Date: Thursday November 17, 2016
Time and Location:
2:00-3:30pm, Waters Room, Zimmerman Library
‘Sol y Sombra’: Music in Images in the Arts of New Spain
Scenes depicting musicians performing are found in a range of colonial art forms. Here, I briefly explore religious music from the 16th century through an examination of mission design and manuscript illuminations, and secular or profane music from the 18th century represented in genre paintings, domestic spaces, and biombos.
Ray Hernández-Durán completed his Ph.D. in Art History at the University of Chicago. His courses cover Spanish Colonial Art and Architecture, Baroque Art, and African Art. He has articles in academic journals, including Nineteenth-Century Studies and Nineteenth-Century Art Worldwide; essays in edited volumes, such as, Buen Gusto and Classicism in the Visual Cultures of Latin America (1780–1910), Woman and Art in Early Modern Latin America, and Hacia otra historia del arte en México. His book, The Academy of San Carlos and Mexican Art History: Politics, History, and Art in Nineteenth-Century Mexico (Routledge) will be out in November 2016.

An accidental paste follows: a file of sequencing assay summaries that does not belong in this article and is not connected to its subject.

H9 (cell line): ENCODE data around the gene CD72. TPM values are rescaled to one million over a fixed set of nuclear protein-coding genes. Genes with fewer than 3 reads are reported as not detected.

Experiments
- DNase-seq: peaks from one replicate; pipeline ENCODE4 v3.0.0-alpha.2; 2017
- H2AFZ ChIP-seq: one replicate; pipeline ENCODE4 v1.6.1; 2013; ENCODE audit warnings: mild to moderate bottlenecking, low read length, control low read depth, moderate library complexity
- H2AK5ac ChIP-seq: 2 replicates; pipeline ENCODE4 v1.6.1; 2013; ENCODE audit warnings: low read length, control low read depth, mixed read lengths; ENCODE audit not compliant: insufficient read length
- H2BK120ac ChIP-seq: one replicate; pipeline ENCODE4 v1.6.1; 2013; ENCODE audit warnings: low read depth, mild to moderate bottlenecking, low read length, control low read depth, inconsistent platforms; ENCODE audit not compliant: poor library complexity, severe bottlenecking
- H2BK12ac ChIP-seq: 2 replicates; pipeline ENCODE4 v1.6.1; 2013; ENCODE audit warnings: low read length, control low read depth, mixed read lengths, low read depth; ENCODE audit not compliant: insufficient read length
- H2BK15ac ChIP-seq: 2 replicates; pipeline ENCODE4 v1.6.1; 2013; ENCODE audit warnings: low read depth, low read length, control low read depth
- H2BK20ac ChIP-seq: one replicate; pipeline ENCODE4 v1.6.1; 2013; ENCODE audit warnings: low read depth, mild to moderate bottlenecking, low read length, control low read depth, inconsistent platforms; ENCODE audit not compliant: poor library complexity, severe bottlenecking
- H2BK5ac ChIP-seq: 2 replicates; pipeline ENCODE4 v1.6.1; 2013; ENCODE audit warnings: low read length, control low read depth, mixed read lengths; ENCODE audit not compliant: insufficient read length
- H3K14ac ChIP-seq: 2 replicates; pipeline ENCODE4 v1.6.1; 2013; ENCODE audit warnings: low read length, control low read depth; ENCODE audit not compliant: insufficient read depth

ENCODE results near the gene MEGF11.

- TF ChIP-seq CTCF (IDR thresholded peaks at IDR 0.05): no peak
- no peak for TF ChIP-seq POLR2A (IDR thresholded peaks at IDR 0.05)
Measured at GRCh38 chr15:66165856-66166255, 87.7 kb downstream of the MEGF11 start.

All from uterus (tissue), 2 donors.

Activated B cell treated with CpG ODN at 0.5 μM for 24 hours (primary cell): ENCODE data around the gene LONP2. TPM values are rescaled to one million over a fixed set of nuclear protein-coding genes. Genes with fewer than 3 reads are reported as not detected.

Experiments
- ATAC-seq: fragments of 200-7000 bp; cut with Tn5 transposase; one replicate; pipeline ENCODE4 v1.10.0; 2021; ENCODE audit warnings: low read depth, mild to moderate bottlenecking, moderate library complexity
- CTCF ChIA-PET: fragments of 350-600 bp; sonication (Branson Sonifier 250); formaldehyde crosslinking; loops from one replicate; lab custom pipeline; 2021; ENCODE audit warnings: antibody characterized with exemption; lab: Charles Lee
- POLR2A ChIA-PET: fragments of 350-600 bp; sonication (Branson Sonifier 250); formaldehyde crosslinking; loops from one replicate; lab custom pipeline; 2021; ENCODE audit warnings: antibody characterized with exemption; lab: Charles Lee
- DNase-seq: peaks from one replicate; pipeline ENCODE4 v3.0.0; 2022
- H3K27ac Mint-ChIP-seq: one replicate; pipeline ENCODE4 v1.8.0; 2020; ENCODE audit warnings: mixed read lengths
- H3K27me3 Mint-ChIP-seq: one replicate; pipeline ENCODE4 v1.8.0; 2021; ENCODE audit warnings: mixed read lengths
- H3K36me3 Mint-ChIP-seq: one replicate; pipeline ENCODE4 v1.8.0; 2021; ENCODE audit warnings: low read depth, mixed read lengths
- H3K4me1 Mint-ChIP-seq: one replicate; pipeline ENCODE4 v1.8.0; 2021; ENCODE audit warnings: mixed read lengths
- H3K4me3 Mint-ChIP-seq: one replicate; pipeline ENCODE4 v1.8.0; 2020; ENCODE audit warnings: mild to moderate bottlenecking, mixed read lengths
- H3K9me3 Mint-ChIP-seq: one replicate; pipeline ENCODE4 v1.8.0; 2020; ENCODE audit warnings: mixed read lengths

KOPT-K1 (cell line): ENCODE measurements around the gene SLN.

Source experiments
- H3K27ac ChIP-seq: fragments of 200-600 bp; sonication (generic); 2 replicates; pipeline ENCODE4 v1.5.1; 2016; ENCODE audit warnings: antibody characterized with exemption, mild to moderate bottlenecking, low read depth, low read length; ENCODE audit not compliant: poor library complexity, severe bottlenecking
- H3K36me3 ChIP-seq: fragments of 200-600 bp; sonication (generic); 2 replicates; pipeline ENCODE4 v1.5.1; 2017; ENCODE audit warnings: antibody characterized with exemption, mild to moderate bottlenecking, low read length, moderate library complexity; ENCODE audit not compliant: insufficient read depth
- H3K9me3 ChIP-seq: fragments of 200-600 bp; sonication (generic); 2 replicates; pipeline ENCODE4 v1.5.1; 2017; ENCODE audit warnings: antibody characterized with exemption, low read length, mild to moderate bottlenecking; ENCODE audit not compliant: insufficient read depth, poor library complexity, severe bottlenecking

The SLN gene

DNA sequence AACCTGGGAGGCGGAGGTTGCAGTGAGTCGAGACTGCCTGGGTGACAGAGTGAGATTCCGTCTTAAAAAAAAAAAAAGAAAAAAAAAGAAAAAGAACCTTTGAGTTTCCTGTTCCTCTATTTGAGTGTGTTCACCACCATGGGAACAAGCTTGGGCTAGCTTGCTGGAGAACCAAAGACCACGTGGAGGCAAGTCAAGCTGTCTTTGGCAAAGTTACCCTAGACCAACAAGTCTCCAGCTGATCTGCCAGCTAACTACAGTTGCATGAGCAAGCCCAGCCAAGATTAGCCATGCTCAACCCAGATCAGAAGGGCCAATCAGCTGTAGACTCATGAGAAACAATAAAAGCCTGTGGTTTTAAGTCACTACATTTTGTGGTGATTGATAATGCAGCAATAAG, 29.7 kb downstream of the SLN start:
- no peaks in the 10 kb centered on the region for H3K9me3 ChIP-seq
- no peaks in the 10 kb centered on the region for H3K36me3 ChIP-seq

Brazilian cellist Iracema de Andrade is strongly committed to the music of our time. Her repertory includes pieces for solo cello, cello and electronics, as well as multimedia and improvisation.
The Sound of Navajo Country: Music, Language and Diné Belonging (University of North Carolina Press), examines cultural intimacy and generational nostalgia on the Navajo (Diné) Nation (click here for brief interviews in English and Italian about her research).
Spain the ‘Eternal Maja’: Goya, Majismo, and the Reinvention of Spanish National Identity in Granados’s Goyescas.
This talk will explore the influence of artist Francisco Goya (1746-1828) on one of the greatest masterpieces of Spanish music, the Goyescas suite for solo piano by Enrique Granados (1867-1916).